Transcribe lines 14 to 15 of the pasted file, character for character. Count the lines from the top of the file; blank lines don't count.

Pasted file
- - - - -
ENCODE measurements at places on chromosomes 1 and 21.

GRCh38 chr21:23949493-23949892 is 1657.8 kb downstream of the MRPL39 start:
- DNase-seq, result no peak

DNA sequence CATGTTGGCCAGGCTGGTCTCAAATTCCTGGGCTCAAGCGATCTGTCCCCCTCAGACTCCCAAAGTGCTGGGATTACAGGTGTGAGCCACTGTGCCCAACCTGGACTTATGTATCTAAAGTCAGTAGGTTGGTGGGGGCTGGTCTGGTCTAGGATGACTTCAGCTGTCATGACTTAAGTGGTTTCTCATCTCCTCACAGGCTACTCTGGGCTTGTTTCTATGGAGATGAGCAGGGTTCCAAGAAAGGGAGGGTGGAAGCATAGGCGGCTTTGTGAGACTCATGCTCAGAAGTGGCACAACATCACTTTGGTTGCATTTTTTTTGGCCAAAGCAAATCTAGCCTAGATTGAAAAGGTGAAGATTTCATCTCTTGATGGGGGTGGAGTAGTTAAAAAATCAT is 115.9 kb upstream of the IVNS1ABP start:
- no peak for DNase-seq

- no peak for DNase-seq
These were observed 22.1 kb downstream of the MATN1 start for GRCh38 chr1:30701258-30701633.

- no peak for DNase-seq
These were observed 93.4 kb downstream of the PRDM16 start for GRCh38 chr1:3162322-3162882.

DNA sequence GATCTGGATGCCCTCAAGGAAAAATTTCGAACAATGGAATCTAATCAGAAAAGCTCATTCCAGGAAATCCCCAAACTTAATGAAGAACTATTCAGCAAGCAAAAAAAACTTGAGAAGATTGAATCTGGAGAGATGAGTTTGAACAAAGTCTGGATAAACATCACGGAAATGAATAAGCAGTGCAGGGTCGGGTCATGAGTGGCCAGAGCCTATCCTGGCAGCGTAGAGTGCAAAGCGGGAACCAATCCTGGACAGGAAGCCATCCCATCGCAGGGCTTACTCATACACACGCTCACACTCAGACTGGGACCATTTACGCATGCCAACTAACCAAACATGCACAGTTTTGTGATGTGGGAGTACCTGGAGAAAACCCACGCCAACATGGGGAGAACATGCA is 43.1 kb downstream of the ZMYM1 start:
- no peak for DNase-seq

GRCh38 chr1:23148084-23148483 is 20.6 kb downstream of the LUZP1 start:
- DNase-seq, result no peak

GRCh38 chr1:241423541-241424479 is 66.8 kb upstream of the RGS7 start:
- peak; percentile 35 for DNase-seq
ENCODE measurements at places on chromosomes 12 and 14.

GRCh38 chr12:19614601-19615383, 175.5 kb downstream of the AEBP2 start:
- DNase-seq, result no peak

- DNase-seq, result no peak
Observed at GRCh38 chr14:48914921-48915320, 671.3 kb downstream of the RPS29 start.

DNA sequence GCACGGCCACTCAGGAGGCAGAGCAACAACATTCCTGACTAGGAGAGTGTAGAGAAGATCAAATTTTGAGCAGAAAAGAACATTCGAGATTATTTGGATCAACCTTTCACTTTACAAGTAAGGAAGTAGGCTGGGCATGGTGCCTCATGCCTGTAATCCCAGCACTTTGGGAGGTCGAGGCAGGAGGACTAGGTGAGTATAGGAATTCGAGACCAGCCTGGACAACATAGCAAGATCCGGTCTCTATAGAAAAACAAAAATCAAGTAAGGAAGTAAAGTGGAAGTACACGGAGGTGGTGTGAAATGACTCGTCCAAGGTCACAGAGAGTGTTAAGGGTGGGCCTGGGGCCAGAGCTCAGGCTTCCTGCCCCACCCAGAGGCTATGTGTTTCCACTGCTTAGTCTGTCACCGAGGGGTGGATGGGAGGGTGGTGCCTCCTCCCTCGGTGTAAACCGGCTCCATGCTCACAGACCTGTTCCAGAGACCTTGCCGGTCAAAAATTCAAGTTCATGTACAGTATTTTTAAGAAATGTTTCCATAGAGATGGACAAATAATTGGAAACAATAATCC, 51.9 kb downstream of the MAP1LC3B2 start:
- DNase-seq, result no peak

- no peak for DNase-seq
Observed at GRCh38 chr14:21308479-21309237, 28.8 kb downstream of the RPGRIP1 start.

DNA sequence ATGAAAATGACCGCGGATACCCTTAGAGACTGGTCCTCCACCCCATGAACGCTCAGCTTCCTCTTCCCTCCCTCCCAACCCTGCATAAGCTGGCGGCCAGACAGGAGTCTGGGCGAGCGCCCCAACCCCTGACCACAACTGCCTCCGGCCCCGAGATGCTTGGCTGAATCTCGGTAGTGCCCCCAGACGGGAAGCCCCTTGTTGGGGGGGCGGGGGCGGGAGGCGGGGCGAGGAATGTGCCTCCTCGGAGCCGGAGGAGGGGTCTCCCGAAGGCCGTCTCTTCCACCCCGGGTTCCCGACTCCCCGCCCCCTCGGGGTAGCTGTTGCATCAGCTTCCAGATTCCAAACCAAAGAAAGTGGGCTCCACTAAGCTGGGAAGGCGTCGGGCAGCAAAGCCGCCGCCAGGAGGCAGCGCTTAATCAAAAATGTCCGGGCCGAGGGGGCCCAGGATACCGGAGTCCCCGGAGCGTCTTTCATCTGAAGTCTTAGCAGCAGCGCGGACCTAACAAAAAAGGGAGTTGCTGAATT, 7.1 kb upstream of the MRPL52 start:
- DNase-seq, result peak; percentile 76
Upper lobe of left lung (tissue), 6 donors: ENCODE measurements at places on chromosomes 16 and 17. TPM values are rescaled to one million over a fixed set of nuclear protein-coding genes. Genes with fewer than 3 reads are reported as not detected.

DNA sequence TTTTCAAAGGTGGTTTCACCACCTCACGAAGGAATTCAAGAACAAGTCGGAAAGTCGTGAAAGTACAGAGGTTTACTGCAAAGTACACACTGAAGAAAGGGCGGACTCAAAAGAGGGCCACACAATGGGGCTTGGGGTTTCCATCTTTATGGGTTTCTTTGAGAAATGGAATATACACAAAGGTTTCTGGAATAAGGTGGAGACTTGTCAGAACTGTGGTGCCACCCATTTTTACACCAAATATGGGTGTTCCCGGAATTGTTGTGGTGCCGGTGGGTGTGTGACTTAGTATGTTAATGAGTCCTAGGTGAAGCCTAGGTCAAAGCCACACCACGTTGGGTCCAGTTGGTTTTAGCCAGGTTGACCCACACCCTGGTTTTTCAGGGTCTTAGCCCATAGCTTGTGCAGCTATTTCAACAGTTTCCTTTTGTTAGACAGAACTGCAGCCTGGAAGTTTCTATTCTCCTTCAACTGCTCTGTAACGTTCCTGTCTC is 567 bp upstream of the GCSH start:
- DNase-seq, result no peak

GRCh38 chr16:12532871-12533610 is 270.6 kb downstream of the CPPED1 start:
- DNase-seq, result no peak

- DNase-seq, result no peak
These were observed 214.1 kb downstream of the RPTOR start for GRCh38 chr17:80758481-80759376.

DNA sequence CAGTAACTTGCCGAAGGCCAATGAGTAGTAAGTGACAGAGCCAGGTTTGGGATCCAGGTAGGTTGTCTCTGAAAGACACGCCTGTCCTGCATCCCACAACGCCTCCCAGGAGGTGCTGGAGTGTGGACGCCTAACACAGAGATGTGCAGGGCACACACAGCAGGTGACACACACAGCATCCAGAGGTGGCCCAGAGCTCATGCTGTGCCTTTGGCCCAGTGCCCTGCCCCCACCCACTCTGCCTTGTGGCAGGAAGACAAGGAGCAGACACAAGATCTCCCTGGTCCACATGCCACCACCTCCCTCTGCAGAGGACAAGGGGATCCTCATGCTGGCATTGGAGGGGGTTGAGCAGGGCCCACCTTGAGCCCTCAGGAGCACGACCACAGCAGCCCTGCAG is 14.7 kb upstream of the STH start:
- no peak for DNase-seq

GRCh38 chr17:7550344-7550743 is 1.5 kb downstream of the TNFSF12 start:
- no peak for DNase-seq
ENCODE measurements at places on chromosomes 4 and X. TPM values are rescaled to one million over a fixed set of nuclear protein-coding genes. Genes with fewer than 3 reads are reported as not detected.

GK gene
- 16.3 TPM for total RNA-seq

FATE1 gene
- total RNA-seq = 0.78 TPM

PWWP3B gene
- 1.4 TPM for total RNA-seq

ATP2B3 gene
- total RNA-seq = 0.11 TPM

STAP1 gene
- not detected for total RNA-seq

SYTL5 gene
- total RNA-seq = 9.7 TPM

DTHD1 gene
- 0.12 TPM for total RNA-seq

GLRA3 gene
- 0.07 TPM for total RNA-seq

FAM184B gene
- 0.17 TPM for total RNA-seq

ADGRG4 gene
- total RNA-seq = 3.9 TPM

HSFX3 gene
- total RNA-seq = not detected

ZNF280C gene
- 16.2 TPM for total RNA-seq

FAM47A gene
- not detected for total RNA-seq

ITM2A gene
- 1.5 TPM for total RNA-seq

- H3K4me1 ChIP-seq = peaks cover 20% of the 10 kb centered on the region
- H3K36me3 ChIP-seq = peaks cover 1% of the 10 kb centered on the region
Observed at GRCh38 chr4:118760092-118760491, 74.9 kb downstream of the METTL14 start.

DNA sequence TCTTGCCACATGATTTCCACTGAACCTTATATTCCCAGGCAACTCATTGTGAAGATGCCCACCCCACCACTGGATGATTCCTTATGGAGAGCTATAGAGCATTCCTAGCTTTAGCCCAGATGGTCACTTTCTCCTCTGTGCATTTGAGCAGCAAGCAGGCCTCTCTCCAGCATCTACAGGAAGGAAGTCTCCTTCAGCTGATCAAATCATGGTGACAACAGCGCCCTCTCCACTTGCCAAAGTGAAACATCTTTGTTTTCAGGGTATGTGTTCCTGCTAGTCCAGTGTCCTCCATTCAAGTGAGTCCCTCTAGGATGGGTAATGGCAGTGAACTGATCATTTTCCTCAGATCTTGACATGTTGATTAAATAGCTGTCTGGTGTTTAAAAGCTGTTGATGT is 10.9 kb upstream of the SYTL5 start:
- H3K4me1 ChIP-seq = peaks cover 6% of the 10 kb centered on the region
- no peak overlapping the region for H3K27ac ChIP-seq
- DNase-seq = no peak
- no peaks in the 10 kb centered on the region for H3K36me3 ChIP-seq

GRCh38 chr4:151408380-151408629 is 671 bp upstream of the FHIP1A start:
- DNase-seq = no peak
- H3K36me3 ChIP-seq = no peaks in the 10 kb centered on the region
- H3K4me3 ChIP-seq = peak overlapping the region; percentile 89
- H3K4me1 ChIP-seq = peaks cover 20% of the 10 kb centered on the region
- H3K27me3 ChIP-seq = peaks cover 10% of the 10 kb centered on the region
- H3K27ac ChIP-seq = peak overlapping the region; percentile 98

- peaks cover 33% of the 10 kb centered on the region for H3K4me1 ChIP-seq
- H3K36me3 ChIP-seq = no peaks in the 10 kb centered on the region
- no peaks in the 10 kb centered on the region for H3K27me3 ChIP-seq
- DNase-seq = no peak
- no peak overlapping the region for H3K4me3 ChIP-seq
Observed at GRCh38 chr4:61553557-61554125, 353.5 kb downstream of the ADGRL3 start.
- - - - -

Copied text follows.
GRCh38 chr1:241423541-241424479 is 66.8 kb upstream of the RGS7 start:
- peak; percentile 35 for DNase-seq